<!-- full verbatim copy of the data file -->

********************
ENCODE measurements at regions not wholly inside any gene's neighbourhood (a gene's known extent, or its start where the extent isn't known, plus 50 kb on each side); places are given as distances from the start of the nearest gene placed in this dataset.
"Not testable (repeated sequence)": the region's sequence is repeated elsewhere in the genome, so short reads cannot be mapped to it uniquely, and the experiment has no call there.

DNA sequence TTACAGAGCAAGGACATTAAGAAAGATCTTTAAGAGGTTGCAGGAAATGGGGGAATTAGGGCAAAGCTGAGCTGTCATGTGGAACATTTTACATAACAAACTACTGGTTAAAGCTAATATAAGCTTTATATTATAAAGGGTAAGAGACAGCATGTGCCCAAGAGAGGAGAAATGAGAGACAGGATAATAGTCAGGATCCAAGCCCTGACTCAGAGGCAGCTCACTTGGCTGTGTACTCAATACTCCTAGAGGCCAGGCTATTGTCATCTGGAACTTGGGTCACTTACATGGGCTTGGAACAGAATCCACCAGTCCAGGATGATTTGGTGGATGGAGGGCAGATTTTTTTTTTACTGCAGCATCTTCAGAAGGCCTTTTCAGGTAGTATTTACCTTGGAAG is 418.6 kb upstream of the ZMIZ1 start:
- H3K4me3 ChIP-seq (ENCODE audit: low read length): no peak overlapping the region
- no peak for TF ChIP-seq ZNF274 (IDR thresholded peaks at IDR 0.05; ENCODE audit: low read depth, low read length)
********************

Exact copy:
ENCODE measurements at regions not wholly inside any gene's neighbourhood (a gene's known extent, or its start where the extent isn't known, plus 50 kb on each side); places are given as distances from the start of the nearest gene placed in this dataset.
"Not testable (repeated sequence)": the region's sequence is repeated elsewhere in the genome, so short reads cannot be mapped to it uniquely, and the experiment has no call there.

DNA sequence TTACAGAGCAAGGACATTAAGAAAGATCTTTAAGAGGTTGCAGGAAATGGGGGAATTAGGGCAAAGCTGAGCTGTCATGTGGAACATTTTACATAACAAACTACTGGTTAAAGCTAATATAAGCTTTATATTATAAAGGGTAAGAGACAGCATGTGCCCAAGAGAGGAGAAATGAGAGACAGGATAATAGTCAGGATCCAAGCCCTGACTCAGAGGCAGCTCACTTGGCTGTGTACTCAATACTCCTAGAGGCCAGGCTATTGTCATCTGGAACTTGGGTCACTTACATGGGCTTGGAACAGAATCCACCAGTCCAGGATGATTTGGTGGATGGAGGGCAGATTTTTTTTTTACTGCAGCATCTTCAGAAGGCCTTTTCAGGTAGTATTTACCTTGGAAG is 418.6 kb upstream of the ZMIZ1 start:
- H3K4me3 ChIP-seq (ENCODE audit: low read length): no peak overlapping the region
- no peak for TF ChIP-seq ZNF274 (IDR thresholded peaks at IDR 0.05; ENCODE audit: low read depth, low read length)